1. That’s using your head, Christopher!

Finally. Over the last few games, Christopher Jullien has been trying to ram the ball home with headers, only to be stymied at every try. Even against Ross County, which played remarkably in defence in goal (where that defender came from is anyone’s guess, but he gets high marks nonetheless for saving the keeper’s bacon on a few occasions), Big Chris’ shots were denied. Not last night against Lazio. We can look forward to more of that, and the sooner the better. Nice work, Monsieur Jullien!

One of the few moments in the game where James Forrest was free, at least for a few seconds. Jamesy spent most of the game double- and triple-teamed, which put a damper on what usually is a normally stellar performance.

2. Give Jamesy a break

To be fair, it would be an understatement to say James Forrest did not have a banner game last night. To be even more fair, Jamesy was constantly double- and triple-teamed during the course of the evening, which naturally would lead to a substandard game for anyone. But that mere fact seems to be lost on the army of armchair gaffers on social media who appear to want Forrest shot at sunup for a subpar performance. Get a grip, the sooner the better.

3. Another brick in The Wall

This is going to be a simple observation. Sign Fraser Forster. Now. Give the guy what he wants. Anything. King’s ransom. Whatever. I’ll even buy a second Celtic TV subscription if it will help. While he didn’t get a clean sheet yesterday, his save at the end is destined to join the register of plays that Celtic fans will talk about decades from now.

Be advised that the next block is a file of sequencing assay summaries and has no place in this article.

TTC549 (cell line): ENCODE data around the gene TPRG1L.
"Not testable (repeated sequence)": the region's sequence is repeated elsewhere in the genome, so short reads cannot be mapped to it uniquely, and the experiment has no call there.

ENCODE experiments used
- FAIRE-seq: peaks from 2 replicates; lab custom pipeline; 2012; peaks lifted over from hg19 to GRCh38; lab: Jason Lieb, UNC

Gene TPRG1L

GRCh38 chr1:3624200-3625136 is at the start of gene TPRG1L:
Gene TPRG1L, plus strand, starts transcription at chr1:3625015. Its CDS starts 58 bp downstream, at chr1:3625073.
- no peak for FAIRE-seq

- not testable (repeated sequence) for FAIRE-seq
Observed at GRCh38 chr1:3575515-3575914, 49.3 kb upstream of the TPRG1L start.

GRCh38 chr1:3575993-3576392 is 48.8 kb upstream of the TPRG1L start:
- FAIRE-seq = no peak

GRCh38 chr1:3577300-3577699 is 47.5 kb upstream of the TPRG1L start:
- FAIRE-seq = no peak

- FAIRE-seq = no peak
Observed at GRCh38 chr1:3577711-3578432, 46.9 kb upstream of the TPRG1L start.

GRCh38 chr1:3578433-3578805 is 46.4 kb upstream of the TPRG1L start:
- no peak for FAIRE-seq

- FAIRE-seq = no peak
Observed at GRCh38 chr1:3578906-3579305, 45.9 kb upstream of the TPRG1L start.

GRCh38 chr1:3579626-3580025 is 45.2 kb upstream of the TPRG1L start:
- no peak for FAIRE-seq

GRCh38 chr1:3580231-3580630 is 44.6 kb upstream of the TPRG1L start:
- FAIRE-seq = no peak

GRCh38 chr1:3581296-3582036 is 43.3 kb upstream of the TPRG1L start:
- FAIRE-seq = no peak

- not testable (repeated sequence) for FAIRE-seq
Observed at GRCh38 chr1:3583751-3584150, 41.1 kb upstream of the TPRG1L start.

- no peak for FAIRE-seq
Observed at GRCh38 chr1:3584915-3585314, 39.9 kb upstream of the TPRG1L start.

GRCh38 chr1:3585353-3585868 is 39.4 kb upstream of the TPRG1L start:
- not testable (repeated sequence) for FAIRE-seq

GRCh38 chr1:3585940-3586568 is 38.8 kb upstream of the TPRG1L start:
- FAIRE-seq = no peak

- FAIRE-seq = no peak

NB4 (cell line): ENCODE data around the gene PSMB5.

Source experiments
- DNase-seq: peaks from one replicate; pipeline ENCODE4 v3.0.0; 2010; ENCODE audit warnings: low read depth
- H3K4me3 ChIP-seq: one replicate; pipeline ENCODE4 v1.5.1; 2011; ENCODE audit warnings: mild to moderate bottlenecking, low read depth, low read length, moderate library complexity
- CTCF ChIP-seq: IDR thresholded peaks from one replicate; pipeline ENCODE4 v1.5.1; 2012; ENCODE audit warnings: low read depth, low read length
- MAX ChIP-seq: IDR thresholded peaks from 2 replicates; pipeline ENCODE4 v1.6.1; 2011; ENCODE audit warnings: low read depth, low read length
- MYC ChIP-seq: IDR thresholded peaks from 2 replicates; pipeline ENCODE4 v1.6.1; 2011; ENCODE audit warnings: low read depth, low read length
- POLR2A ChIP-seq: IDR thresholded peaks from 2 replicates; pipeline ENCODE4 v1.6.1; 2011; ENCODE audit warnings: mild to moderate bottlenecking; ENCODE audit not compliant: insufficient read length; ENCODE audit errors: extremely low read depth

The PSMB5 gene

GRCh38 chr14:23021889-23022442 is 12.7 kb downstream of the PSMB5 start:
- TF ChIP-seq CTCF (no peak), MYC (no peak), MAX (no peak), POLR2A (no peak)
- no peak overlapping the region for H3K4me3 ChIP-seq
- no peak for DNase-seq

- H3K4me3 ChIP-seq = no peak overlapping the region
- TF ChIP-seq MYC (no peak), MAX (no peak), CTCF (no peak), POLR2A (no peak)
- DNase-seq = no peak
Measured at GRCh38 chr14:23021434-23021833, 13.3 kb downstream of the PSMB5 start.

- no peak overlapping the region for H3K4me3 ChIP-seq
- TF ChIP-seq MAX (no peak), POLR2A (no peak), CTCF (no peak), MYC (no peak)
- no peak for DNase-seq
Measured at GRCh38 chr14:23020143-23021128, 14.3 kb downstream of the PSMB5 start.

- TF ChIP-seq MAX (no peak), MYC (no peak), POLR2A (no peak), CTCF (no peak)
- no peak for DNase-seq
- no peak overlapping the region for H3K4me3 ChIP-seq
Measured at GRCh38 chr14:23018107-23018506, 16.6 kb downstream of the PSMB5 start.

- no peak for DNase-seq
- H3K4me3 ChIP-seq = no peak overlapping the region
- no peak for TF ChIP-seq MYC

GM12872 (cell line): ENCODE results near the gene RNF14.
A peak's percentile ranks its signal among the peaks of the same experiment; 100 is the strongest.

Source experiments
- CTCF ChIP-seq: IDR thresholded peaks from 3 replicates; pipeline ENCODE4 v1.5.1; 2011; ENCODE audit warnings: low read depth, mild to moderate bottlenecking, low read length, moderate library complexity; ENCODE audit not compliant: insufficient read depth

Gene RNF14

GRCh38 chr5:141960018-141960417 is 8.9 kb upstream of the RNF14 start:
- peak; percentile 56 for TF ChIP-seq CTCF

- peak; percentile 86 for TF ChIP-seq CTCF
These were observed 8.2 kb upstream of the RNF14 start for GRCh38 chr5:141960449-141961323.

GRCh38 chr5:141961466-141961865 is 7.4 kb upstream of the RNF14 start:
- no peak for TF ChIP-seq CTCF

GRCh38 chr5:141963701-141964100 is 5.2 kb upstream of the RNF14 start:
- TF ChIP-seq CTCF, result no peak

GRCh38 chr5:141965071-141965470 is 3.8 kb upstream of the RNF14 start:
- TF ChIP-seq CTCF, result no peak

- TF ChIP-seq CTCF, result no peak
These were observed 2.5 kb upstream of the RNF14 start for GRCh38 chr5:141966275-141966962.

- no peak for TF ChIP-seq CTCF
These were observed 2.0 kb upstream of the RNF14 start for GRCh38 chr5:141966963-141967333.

4. The supporting cast deserves a hat tip

Most of the time, there is glowing praise for those who make the headlines and the highlight reels. Rarely do we get to praise those who set them up for success, the ones who made the passes and the ones who defended well enough to set up the transition. My supporting cast member of the game last night was Hatem Elhamed, who always seemed to be in the right place at the right time, and whose lightning speed seemed to put him forward much faster than the Lazio defence expected. Also, most of the time they are never mentioned, but the home fans last night deserve special mention for their ramped-up support for the 90+ minutes. Great job, all!

5. Fuck fascism, fascist fans, and fascist clubs

Two simple words: Fuck fascism.

Pure and simple, if you’re club has a history of fascist behavior as Lazio does, if your club’s supporters have a history of murdering supporters of other clubs as Lazio has, if recently your club has been in hot water over racist behavior in the stands at your home games as Lazio has recently dealt with to some degree (not a great degree, but some degree), and you still claim to be a supporter of this club — “but not its fans” — you should be ashamed of yourself.

You own this.

Let me repeat that: You own it. When Lazio supporters come to Glasgow and march in the streets making Nazi salutes, let alone being called out by the BBC in continuing this behavior in the stadium, they are speaking for you. No “ifs,” no qualifiers.

Lazio is not alone here in harboring fascists, and sadly the football world is full of clubs of this ilk. One doesn’t even have to leave Glasgow to find a fascist club within the city limits, namely the one which plays its home games at Ibrox.

They all need to be opposed at every turn. Period.

Fascism lost. That is fascism’s history, and under the vigilance of good people who fight against it, losing is fascism’s future. It will continue to lose when good people stand up to evil. It may not be always so clear and not always so timely, but good will always prevail over evil.

On to Aberdeen on Sunday . . .